NIGHT MOORING BY MAPLE BRIDGE
April 14, 2019
One of the works that we will present on June 9, 2019 is based on a famous Tang Dynasty (618-907AD) poem by Zhang Ji. The following is the poem and the story behind it.
“The crows at moonset cry, streaking the frosty sky
Facing dim fishing boats neath maples, sad I lie.
Beyond the city wall, from Hanshan Temple
Bells break the ship-borne roamer’s dream in midnight still.”
The poet Zhang Ji left only a few works for us, but Mooring by Maple Bridge at Night touched many people’s hearts.
One year, Zhang Ji took part in an examination in which all his friends passed but him. Being very unhappy, he decided to travel to Suzhou to relax. In this beautiful city, Zhang Ji travelled around by boat. As evening approached, he asked the old boatman to anchor the boat by Maple Bridge as he did not want to go any further. He hoped that a good night’s sleep would help put him in a better mood. However, as the boat swayed gently in the water, Zhang Ji could not fall asleep. He thought of the years he had spent studying, the hopes of his parents and grandmother, and the weight of their disappointment. Finally, he abandoned the idea of sleep and decided to sit outside. Zhang Ji watched the moon as it set down beyond the maple trees and disappeared. He heard a crow call from the trees and saw the lights along the river extinguish. The chilly autumn wind blew and Zhang Ji could hear the bell from Hanshan Temple ringing in the distance. Zhang Ji, feeling lonely and homesick, wrote this famous poem.
The composer, Jianmin Wang integrates the elements of Kunqu Opera, Suzhou folk songs, Silk and Bamboo style, and other musical forms and tone features, creating a delicate and elegant work for guzheng and Chinese orchestra. Our wonderful soloist is Lina Cao.
April 9, 2019
Butterfly Lovers is one of the most well-known Chinese tragic love stories of all time. The Chinese title is actually a combination of the names of the two lovers: Liang Shanbo and Zhu Yingtai, which was then shortened to Liang Zhu. The tale begins during the time of the Eastern Jin Dynasty (265–420 AD), when women were not allowed to have an education. A young woman, Yingtai, manages to persuade her parents to let her attend school disguised as a man. On her way to school, she meets another student, Shanbo, and they became good friends. For three years, they studied together, and during that time, Yingtai fell in love with Shanbo, but could not let him know her true identity.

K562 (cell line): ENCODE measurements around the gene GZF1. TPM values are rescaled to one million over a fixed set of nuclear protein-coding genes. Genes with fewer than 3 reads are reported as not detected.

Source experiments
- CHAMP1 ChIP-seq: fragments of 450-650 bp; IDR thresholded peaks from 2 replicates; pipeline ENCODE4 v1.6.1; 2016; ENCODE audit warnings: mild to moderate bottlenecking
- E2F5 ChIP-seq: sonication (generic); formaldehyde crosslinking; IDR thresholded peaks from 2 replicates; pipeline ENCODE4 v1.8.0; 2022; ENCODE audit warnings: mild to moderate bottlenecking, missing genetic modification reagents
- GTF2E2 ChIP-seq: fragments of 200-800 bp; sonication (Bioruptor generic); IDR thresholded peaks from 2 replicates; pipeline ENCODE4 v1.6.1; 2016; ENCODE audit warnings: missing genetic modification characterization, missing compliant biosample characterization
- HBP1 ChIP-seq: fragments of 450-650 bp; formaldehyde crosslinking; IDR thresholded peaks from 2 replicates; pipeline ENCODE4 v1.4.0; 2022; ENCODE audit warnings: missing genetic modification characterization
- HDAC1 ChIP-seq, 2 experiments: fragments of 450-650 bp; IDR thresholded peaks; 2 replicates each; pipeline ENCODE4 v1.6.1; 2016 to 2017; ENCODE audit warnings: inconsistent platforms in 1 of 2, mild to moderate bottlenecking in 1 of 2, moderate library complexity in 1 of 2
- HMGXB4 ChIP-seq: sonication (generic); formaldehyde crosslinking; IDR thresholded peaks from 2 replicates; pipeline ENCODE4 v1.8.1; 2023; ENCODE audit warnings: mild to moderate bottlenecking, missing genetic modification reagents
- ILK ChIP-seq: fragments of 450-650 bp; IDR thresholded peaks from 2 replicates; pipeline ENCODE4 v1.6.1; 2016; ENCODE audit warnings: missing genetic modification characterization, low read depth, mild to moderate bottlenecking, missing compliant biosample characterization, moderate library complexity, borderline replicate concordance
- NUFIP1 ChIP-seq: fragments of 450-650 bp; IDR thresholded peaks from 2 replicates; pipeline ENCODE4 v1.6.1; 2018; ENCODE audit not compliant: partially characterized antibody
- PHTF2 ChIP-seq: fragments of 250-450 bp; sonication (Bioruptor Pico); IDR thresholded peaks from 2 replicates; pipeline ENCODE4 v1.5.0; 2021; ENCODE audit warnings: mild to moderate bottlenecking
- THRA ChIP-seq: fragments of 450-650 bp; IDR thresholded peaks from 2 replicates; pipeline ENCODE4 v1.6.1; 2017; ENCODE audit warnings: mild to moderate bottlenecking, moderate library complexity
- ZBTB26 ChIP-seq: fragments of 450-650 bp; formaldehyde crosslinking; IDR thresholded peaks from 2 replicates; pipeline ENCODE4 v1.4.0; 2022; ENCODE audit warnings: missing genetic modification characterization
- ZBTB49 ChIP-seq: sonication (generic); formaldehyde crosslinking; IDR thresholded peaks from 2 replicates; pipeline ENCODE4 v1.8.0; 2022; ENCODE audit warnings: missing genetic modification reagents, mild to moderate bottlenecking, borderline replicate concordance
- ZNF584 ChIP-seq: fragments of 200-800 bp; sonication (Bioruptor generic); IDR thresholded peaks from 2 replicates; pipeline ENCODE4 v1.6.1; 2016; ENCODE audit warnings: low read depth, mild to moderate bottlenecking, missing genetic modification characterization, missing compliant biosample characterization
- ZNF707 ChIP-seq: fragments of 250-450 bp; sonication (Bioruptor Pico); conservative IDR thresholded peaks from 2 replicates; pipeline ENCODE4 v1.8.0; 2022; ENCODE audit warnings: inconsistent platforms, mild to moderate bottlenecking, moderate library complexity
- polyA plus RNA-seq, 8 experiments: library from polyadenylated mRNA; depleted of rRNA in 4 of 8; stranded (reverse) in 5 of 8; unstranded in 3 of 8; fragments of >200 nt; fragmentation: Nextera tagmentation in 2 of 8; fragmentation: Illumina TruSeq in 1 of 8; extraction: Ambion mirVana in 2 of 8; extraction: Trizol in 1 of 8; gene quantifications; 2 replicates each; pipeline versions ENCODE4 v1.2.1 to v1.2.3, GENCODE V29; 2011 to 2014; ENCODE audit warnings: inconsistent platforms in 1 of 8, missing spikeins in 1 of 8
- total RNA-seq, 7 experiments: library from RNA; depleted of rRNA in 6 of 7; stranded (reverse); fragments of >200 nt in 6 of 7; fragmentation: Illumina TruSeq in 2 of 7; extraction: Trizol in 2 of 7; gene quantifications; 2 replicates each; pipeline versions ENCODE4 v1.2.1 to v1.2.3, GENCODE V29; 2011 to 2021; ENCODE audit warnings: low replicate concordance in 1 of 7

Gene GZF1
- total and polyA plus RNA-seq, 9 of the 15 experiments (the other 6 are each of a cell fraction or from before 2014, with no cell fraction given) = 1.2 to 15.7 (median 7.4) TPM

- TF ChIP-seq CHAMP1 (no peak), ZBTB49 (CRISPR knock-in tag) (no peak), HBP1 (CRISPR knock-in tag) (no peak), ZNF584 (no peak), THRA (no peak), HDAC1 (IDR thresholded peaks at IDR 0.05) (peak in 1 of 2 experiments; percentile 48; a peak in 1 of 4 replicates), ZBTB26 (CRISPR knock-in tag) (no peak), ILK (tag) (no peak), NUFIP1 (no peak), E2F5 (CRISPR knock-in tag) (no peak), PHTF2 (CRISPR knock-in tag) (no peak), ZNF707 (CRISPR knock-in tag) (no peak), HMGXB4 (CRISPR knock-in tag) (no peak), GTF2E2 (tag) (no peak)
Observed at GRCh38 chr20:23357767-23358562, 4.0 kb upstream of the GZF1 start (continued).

One day, Yingtai was called home. Shanbo accompanies his best friend on the journey, during which Yingtai hinted that she was a woman. But Shanbo remained oblivious. When they arrive at Yingtai’s home, she asks Shanbo to return soon to meet her “sister”. When he does, he finally realizes who she is and he falls in love. Shanbo decides to propose, but discovers that Yingtai’s father has arranged for her marriage to a wealthy merchant. Shanbo is devastated and shortly after, dies from heartbreak.
On the day of the wedding, the procession passes Shanbo’s grave. Yingtai stops to pay her respects when suddenly the gravesite opens! Yingtai immediately leaps into the grave to be with her love. Moments later, two beautiful butterflies emerge and fly away.
This love story has been adapted into operas, plays, TV dramas, and music. The most well-known is the violin concerto, which has been performed world-wide. For our concert, we are using the adaptation for erhu and Chinese orchestra.